EDMONTON -- Alberta's Education Minister David Eggen says Edmonton Catholic School Board trustees need to "sort themselves out" when it comes to their conflicting actions on drafting a plan to help LGBTQ students.

"We're trying to have policy across the province line up with the letter of the law, and so that's the responsibility of the trustees and the boards," Eggen said Monday outside Government House.

"The vast majority of Albertans want equality and justice for all students, including those with different gender identities.

"They (the trustees) need to sort themselves out and make sure they are doing the job that they are elected and paid to do."

The Edmonton Catholic board is one of 61 boards across Alberta charged by the province with drafting a policy to make schools safe and welcoming to LGBTQ students, as mandated under Alberta's School Act.

The boards must submit draft policies to the province for review by March 31.

To assist the boards, Eggen's department dispatched last week 12 guidelines for the policies.

The guidelines specify that transgender students be allowed to use their washroom of choice depending on their sex or on whether they perceive themselves to be a girl or a boy.

It also states students be allowed to dress based on the same principle and play on sports teams they feel align with their sexuality.

The students should be addressed by the name and pronoun that makes them comfortable, and can say how they want to be named and be recognized in official school records.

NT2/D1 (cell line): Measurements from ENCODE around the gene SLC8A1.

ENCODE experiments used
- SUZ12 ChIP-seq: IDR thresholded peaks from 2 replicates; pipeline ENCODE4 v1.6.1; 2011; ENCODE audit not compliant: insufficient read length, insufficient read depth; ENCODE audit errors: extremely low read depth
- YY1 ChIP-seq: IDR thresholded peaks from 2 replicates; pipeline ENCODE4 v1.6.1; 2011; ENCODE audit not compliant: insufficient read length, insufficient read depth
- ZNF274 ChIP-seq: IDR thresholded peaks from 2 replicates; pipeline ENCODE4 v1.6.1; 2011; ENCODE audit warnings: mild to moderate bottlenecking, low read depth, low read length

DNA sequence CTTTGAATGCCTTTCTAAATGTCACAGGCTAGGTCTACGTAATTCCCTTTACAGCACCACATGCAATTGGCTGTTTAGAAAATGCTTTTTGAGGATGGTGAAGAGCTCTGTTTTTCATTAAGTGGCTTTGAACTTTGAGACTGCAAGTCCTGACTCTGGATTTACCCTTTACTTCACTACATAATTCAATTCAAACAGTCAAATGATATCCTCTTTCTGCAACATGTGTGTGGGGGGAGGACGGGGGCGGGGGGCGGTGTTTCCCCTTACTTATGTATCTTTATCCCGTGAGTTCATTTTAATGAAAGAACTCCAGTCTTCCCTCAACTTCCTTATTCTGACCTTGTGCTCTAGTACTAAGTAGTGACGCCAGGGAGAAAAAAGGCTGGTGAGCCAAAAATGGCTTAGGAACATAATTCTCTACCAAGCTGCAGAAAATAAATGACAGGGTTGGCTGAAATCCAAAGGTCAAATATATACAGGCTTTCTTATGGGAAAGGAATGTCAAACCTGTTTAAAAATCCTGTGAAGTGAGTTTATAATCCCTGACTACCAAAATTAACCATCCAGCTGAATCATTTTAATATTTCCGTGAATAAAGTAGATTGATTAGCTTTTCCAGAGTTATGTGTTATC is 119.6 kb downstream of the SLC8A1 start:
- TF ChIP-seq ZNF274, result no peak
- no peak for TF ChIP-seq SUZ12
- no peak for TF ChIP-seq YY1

Eggen has said he expects the boards' submissions will reflect the spirit, if not the letter, of the guidelines.

The guidelines provoked a furious response from Calgary Bishop Fred Henry.

Henry, in an open letter to parishioners, labelled the guidelines and the overall policy plan "totalitarian" and contrary to church teachings.

"In (God's) plan, men and women should respect and accept their sexual identity," wrote Henry.

Last Friday, Edmonton Catholic school trustees forwarded Henry's letter to all parents in its district.

It was not a unanimous move. Board trustee Patricia Grell, in a blog post, said she opposed the decision and apologized to those offended by Henry's letter.

"I was unsuccessful in convincing them that it would not bode well for our district and the future of Catholic education if we allowed ourselves to participate in disseminating his uninformed views and comments," wrote Grell.

Marilyn Bergstra, the chair of the Edmonton Catholic board, was to speak to the issue later Monday.

It was the actions of the Edmonton Catholic board that launched the policy process in the first place.

Last fall, the district struggled with a seven-year-old student who self-identified as a girl and wanted to use the girls washroom.

The student balked at the school's suggestion to use a gender-neutral washroom and her family filed a human rights complaint.

Board members held emotional meetings as they tried to craft a larger policy on LGBTQ rights.

One trustee told the media he believed transgender students "have a mental disorder."